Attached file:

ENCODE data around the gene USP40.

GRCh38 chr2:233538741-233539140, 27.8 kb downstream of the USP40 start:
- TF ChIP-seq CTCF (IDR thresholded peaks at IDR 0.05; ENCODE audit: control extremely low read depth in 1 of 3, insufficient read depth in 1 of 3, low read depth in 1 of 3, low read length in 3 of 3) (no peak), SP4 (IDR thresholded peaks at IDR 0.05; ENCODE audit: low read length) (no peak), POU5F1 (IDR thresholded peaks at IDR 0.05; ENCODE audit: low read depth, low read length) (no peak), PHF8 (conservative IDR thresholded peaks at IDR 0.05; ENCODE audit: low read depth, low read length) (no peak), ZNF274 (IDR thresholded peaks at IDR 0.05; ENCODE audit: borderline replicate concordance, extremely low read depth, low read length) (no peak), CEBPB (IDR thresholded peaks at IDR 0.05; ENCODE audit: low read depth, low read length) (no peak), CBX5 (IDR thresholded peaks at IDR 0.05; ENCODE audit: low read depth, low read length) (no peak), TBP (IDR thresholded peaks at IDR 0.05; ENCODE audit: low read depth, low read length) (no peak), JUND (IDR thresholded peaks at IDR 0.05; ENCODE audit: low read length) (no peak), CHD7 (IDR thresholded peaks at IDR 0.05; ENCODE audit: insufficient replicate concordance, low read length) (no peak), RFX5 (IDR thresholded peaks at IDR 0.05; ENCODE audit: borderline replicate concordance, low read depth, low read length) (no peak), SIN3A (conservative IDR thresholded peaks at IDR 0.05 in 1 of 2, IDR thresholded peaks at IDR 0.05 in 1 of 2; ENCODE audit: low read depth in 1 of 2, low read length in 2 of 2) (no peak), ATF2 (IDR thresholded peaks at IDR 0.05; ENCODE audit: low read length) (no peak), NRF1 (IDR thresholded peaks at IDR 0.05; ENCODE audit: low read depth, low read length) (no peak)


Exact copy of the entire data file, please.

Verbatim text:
ENCODE data around the gene USP40.

GRCh38 chr2:233538741-233539140, 27.8 kb downstream of the USP40 start:
- TF ChIP-seq CTCF (IDR thresholded peaks at IDR 0.05; ENCODE audit: control extremely low read depth in 1 of 3, insufficient read depth in 1 of 3, low read depth in 1 of 3, low read length in 3 of 3) (no peak), SP4 (IDR thresholded peaks at IDR 0.05; ENCODE audit: low read length) (no peak), POU5F1 (IDR thresholded peaks at IDR 0.05; ENCODE audit: low read depth, low read length) (no peak), PHF8 (conservative IDR thresholded peaks at IDR 0.05; ENCODE audit: low read depth, low read length) (no peak), ZNF274 (IDR thresholded peaks at IDR 0.05; ENCODE audit: borderline replicate concordance, extremely low read depth, low read length) (no peak), CEBPB (IDR thresholded peaks at IDR 0.05; ENCODE audit: low read depth, low read length) (no peak), CBX5 (IDR thresholded peaks at IDR 0.05; ENCODE audit: low read depth, low read length) (no peak), TBP (IDR thresholded peaks at IDR 0.05; ENCODE audit: low read depth, low read length) (no peak), JUND (IDR thresholded peaks at IDR 0.05; ENCODE audit: low read length) (no peak), CHD7 (IDR thresholded peaks at IDR 0.05; ENCODE audit: insufficient replicate concordance, low read length) (no peak), RFX5 (IDR thresholded peaks at IDR 0.05; ENCODE audit: borderline replicate concordance, low read depth, low read length) (no peak), SIN3A (conservative IDR thresholded peaks at IDR 0.05 in 1 of 2, IDR thresholded peaks at IDR 0.05 in 1 of 2; ENCODE audit: low read depth in 1 of 2, low read length in 2 of 2) (no peak), ATF2 (IDR thresholded peaks at IDR 0.05; ENCODE audit: low read length) (no peak), NRF1 (IDR thresholded peaks at IDR 0.05; ENCODE audit: low read depth, low read length) (no peak)